Monday, November 6, 2017

Julie's Review: Love and Other Consolation Prizes


Author: Jamie Ford
Series: None
Publication Date: September 12, 2016
Publisher: Ballatine
Pages: 320
Obtained: publisher via NetGalley
Genre:  Historical Fiction
Rating: 4/5
Bottom Line: Another winner from Mr. Ford about finding your place in the world no matter your start
Grab, Just get it at the library, or Remove from your TBR list? Grab or Library
Summary: For twelve-year-old Ernest Young, a charity student at a boarding school, the chance to go to the World’s Fair feels like a gift. But only once he’s there, amid the exotic exhibits, fireworks, and Ferris wheels, does he discover that he is the one who is actually the prize. The half-Chinese orphan is astounded to learn he will be raffled off—a healthy boy “to a good home.” The winning ticket belongs to the flamboyant madam of a high-class brothel, famous for educating her girls. There, Ernest becomes the new houseboy and befriends Maisie, the madam’s precocious daughter, and a bold scullery maid named Fahn. Their friendship and affection form the first real family Ernest has ever known—and against all odds, this new sporting life gives him the sense of home he’s always desired. But as the grande dame succumbs to an occupational hazard and their world of finery begins to crumble, all three must grapple with hope, ambition, and first love. Fifty years later, in the shadow of Seattle’s second World’s Fair, Ernest struggles to help his ailing wife reconcile who she once was with who she wanted to be, while trying to keep family secrets hidden from their grown-up daughters. Against a rich backdrop of post-Victorian vice, suffrage, and celebration, Love and Other Consolations is an enchanting tale about innocence and devotion—in a world where everything, and everyone, is for sale. ~amazon.com

 Review: Love & Other Consolation Prizes  covered a part of history that I wasn't aware of and I love when books do that. It is amazing that even in the early 1900s people were sold to be servants but I guess I shouldn't be so shocked. Ernest was an orphan after coming over from China and ends up in a home for boys with a benefactor who decides to auction him off  to the highest bidder during the 1909 AYP World's Fair. While the benefactor might not have been enthusiastic about the fact that the highest bidder was a Madam, it turned out to be the best thing for Ernest. It seems his destiny was set in motion on that boat from China.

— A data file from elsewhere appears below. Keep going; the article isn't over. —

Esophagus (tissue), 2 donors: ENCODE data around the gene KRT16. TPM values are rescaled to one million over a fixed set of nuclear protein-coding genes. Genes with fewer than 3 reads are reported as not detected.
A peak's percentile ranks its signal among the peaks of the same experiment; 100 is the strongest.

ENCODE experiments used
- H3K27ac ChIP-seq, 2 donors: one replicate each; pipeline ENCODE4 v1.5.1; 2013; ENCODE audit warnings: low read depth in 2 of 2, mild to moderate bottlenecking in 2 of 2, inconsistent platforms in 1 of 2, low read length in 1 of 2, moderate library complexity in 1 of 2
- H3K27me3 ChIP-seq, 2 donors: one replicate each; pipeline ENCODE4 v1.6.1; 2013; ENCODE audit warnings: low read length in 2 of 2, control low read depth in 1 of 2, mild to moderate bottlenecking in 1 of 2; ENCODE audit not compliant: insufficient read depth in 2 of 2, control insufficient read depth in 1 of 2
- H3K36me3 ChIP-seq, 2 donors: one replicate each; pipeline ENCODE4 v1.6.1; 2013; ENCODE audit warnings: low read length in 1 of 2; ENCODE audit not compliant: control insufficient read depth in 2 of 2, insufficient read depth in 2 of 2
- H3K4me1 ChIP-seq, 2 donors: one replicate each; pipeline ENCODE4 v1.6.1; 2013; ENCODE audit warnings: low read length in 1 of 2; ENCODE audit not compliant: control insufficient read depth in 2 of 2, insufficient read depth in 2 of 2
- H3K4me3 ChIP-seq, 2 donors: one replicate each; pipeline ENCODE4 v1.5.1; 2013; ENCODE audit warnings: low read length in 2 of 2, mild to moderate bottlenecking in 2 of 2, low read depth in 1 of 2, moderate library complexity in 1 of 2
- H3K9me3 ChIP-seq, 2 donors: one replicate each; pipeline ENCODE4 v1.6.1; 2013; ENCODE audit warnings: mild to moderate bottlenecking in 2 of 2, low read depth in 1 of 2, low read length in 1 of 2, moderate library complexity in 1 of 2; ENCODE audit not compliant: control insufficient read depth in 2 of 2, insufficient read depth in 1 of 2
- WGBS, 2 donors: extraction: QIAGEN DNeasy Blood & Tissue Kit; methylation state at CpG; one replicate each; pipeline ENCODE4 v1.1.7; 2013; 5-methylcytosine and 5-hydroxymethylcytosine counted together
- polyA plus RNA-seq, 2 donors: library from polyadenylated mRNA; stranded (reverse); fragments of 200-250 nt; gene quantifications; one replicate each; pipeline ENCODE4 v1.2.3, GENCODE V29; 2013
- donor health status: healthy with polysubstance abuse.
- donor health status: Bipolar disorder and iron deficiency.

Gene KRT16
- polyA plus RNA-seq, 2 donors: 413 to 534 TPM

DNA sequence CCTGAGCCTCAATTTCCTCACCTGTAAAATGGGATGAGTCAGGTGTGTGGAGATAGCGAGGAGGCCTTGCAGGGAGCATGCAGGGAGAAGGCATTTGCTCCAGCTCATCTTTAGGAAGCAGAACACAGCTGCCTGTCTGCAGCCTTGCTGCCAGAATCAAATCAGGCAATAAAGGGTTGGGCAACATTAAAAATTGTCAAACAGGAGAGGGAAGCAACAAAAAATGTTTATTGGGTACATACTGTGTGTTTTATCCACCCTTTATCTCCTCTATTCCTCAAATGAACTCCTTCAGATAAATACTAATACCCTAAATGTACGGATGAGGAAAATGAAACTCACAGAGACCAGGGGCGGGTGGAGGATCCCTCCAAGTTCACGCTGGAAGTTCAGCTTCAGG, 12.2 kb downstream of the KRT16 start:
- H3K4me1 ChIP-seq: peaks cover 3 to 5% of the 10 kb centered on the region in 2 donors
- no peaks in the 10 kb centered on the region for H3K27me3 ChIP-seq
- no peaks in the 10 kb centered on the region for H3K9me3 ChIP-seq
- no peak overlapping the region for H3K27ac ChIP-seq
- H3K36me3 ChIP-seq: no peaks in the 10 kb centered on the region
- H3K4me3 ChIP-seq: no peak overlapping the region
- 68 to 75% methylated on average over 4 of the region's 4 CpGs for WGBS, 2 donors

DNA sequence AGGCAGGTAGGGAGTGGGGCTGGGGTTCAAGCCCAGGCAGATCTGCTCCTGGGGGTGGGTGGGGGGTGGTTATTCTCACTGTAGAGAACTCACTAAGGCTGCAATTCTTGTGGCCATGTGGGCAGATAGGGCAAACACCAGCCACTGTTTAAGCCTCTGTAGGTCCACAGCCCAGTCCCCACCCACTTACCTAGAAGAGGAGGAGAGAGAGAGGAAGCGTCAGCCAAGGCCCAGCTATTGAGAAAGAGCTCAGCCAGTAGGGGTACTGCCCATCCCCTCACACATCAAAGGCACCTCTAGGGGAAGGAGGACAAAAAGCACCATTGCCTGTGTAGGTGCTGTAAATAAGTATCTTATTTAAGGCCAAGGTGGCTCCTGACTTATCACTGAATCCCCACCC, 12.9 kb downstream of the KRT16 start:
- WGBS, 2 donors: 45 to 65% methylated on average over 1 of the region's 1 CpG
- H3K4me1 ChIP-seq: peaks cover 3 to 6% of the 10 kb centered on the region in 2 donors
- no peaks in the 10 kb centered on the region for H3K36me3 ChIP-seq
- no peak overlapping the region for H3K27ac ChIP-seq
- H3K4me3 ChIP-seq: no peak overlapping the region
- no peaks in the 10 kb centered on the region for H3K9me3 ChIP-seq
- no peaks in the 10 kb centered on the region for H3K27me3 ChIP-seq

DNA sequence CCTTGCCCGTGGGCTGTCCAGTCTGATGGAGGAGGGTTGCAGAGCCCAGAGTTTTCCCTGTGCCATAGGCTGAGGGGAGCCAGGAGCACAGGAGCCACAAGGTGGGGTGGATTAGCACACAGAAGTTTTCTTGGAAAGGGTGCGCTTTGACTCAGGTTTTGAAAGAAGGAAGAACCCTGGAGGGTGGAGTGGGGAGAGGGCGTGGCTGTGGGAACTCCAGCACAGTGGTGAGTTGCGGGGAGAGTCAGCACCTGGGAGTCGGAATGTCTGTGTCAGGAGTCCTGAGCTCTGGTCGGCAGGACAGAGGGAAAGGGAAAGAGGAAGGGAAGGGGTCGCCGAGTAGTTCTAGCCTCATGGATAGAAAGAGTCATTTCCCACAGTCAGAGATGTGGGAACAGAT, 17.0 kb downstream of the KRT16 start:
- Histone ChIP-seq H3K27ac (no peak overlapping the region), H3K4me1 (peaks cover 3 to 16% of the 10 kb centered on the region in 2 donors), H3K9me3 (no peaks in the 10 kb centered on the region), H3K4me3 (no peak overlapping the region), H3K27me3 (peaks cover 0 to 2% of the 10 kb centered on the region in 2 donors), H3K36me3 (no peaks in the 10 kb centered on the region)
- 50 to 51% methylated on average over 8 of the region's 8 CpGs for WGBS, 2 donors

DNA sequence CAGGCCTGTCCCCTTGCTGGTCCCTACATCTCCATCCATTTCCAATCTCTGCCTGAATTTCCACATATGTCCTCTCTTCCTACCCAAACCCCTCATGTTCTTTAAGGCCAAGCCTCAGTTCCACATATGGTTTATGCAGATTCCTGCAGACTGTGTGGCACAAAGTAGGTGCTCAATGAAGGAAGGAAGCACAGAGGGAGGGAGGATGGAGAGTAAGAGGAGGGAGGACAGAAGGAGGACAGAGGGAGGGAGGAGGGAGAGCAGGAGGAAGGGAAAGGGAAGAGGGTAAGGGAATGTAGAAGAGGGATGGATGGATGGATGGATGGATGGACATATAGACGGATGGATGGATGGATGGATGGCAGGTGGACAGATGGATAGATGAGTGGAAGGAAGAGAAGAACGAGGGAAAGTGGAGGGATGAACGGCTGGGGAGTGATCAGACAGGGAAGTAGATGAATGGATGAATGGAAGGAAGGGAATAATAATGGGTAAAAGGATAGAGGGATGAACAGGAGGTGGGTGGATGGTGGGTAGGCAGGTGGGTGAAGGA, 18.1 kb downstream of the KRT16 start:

As Ernest gets settled at Madam Flora's he learns where he's living and how they make their living. It is also where he falls in love with two very different girls but yet very similar. Both of them also love Ernest is a very true and pure sense. Both girls are destined to be strong women who succeed in what they do but one needs Ernest more than the other. I enjoyed that Ernest told his story to his daughter, JuJu, because she was researching the previous world's fair and found out that he had been the young man that was auctioned off. He was hesitant to tell his story because of the way it intertwined with their mother, Gracious. Gracious is in failing health and her memories come and go, she doesn't always remember Ernest but ever since JuJu mentioned the world's fair, she's been talking more about the past.

While most of the story was a bit predictable there were a couple twists and turns that I didn't see coming. I enjoyed the symbiotic relationship between Fahn, Maisie and Ernest. I'm fairly certain both girls knew the other one was in love with Ernest but they didn't fight over him and they didn't let it get in the way of their friendship.

I appreciate the amount of detail that Mr. Ford goes into for both time periods. Especially in earlier parts of the novel it felt that you were really there. I could hear the sounds and could picture the brothel. I could see the spectacles that Madam Flora put on for her clientele. Any author who can transport you to another time period, is well worth reading. Love & Other Consolation Prizes is well worth the read.

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